Under Armour Strikes Licensing Deal with MLB (Or How Licensing Can Help to Grow Your Brand)


For years, sportswear companies have partnered up with sports leagues by way of licensing deals. As a brand, licensing deals are a great way to extend your brand into new markets and broaden your customer reach. Under Armour recently snagged a licensing deal with Major League Baseball, taking market shares from sports apparel giant Majestic Athletic.

Beginning with the 2020 season, Under Armour will manufacture on-field uniforms for Major League Baseball. The sports retailer will share the rights with Fanatics, the nation’s largest seller of online sports gear (which already runs the online MLB Shop), to produce and customize jerseys and sell them at retail. New Era will continue to provide headwear for the league.

Under Armour: from a basement in DC to a billion dollar company

Kevin Plank, founder and CEO of Under Armour, has a story reminiscent of other wildly successful entrepreneurs. As a college student playing football, Plank was tired of wearing sweat-soaked cotton tee shirts during practice and games. He had the idea to use synthetic material to help wick away moisture, keeping the wearer dry – a signature of Under Armour apparel. As with most great ideas, this caught on quickly on college campuses, with the NFL eventually purchasing his product. Plank was able to move from his grandmother’s basement to a proper office and manufacturing facility in Baltimore, MD. From there, his brand grew to a 16 billion dollar business. For entrepreneurs, this is the sort of story that would have inspired them to make the leap of faith into starting their own business.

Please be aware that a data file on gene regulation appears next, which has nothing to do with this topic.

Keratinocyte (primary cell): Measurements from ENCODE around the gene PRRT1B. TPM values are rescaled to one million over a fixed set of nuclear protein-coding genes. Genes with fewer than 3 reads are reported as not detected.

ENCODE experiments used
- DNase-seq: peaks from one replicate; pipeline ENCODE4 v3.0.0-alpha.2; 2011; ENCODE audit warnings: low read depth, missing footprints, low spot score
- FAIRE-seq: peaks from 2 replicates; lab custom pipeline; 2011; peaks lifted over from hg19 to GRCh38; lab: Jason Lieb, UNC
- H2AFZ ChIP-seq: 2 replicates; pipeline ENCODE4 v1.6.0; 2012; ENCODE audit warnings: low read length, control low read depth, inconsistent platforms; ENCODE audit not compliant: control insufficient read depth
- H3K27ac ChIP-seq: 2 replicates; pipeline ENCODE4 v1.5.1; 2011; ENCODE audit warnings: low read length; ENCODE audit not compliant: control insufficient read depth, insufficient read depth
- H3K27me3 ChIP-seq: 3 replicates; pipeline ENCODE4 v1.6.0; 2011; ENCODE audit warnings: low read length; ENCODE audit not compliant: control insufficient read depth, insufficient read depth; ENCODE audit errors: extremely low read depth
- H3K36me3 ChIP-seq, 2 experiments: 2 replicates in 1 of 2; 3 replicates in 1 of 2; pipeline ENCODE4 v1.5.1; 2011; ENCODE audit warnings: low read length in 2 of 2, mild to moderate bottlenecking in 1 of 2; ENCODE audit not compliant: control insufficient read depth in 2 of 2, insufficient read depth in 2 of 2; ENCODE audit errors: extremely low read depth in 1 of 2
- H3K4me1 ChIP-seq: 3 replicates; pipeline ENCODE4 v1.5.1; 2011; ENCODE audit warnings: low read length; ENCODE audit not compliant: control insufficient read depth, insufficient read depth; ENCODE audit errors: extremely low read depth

Taking market share from the giants

Smaller brands may feel intimidated when it comes to the idea of poaching market share from the “giants” in their industry. If Under Armour can inspire smaller brands to do anything, it would be to continue seeking out and educating industry insiders on their products. Much like Under Armour, most brands start off by identifying something that is missing in their industry, and using that idea to develop a product, seeking out whatever next steps are necessary to propel them into the next level of growth.

So, why licensing agreements?

This business model may work best for your brand. Many entrepreneurs are great at creating ideas and products, but marketing and business planning is a whole other ball game. Licensing can help to successfully ease a growing brand into that area of the business. When interviewing or checking out a potential licensee, focus on their ability to effectively commercialize the product or idea. Smaller brands should consider companies with a proven track record of marketing and selling similar products.

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